What exactly brought the Romo family out from Ures or Hermosillo may never be known. When a person takes into consideration the mild climate of Ventura County however, it was probably a no-brainer. And then there is California and the American Dream.
According to the 1900 US Census, the Romos get to Hueneme Township between 1892 and 1894. They have been married for over 20 years already. Anna has had 9 children. They currently have only three living sons: David Jr, Manuel and Amado. Amado dies in 1908. I cannot even imagine that kind of pain and heartache. David Sr. is working as a farm worker, like his brother-in-law, Leonardo.
Ten years later, the Romos are doing very well. Anna has had two more children, Mercedes and Rodolfo. Rodolfo is only a year older than my grandfather. I guess that they are good friends growing up like their big brothers. My grandfather names his 5th son Rudolph.
In the 1908 Santa Paula Directory, David Sr has Pool Room as his occupation. Leonardo is still listed as Laborer. By the 1910 Census, both men are in business for themselves. While Leonardo is working a Pool Hall at 309 E. Main in Santa Paula, the Romos are down at 100 E. Main with a similar set up. David Sr. is selling cigars, tobacco and soft drinks. Manuel is a barber in the same building.
I tell you these families were close. They were working the same businesses at the same time! Quite amazing.
I have a feeling that Anna and Leonardo came from what would have been considered a “good family” in Hermosillo. Their sister, Maria Ramirez, married into the Barbachano family. Her husband was the son of a state governor. No small feat. The reason I mention the tacky issue of status and/or money, is because Anna seemed to have some.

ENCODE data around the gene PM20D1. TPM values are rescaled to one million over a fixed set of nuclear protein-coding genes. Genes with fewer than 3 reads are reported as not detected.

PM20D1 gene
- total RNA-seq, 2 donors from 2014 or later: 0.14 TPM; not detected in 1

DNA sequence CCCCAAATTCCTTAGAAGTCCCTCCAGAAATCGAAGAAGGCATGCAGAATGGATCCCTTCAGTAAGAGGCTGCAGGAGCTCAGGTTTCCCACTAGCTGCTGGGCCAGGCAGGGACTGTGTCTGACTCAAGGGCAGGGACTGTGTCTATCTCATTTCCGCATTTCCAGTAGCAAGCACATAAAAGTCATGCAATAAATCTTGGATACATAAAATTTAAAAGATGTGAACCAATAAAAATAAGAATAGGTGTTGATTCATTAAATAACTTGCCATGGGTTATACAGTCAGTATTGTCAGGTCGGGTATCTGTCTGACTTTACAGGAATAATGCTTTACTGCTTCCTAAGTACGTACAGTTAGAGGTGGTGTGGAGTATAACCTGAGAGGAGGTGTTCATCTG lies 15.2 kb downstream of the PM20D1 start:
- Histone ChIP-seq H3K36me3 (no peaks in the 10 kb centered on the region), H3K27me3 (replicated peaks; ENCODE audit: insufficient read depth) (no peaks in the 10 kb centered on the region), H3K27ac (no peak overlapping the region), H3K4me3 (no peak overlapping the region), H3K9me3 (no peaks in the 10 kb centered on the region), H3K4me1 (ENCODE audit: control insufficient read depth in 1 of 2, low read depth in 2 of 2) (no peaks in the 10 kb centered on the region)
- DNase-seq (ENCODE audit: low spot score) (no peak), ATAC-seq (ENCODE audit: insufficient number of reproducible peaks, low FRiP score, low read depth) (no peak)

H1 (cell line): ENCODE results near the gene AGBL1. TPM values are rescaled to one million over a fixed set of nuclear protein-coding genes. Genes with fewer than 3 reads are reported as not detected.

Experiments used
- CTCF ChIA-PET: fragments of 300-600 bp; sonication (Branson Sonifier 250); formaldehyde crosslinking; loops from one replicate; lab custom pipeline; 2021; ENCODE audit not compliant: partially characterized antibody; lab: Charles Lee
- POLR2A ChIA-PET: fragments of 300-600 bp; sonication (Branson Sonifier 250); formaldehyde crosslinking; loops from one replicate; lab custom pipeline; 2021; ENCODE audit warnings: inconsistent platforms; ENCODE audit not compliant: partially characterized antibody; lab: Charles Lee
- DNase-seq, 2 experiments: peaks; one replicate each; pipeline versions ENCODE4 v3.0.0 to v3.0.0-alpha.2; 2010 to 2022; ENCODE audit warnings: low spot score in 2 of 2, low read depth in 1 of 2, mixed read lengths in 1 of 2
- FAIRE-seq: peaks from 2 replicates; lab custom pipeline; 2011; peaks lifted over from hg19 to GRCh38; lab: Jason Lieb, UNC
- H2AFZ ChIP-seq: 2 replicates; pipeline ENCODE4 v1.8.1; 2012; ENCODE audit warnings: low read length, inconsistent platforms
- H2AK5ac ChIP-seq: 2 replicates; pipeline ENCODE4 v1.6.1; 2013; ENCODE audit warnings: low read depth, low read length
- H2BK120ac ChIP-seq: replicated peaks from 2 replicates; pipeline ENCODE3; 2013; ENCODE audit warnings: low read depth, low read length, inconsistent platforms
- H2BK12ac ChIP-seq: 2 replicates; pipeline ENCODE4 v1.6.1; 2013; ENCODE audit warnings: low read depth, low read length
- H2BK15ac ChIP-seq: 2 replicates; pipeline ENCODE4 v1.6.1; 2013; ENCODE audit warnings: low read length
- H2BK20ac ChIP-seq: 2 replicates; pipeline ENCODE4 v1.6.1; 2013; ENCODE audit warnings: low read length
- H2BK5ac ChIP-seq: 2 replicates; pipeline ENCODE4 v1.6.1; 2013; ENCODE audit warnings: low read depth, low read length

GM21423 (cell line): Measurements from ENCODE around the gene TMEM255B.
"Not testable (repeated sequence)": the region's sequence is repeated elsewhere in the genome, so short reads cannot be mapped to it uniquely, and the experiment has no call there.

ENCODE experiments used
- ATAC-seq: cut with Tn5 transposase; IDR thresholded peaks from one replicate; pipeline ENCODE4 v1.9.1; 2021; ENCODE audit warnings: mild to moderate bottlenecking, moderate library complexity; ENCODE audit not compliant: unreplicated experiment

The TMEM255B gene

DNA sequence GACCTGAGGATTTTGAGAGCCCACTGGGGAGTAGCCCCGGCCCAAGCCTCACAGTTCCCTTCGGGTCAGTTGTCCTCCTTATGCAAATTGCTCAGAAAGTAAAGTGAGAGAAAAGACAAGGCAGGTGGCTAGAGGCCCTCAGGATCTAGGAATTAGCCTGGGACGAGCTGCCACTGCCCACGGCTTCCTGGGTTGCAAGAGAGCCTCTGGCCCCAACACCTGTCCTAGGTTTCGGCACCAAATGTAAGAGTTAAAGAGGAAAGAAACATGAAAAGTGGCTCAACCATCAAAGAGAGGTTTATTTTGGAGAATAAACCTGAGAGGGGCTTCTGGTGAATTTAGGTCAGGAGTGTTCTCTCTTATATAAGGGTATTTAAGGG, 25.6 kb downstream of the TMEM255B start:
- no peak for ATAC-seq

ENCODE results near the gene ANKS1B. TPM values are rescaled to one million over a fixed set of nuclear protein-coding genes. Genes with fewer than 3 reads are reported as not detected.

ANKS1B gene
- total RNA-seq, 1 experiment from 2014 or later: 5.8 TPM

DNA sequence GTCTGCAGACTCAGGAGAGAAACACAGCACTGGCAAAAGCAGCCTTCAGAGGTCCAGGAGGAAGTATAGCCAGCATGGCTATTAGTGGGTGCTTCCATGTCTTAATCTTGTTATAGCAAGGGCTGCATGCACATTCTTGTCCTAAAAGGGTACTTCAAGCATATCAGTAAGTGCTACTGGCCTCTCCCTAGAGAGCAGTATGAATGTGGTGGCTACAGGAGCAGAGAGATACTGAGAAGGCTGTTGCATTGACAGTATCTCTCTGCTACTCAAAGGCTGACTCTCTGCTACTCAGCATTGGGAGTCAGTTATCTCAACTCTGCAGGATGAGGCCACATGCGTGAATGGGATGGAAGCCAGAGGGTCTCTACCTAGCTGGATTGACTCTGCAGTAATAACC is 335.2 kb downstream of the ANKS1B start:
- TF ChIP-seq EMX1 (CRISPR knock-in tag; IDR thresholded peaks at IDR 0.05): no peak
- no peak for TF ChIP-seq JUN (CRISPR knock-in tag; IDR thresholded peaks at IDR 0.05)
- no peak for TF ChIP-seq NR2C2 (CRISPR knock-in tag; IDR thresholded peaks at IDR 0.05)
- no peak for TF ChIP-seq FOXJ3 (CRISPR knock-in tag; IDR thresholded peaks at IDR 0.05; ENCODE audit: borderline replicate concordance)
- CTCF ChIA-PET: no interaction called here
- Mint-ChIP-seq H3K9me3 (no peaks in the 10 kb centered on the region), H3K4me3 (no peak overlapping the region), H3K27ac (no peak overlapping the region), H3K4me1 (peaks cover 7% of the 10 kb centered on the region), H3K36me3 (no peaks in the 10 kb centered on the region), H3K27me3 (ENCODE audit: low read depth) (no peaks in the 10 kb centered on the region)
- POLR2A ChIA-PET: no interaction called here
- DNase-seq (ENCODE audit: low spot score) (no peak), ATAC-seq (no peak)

From the years 1902-1909, she purchases or sells 8 pieces of land to the likes of Simon Cohn, Gabriel Gisler, and HL Wineman. The grand total of monies traded was $670. That is no measley amount of pocket change.
While David is a part of the purchasing occasionally, Anna is unique in purchasing several pieces in her name alone. Quite saucy for the times, I would imagine.
With Anna’s last large sale, I wonder if the families were starting to think of moving on to Orange County. They disappear from Ventura County right after 1910. There is one more tale that is posted in the “Oxnard Courier.” The story, however, belongs to David Romo, Jr. I will give him the credit before we take the family down south.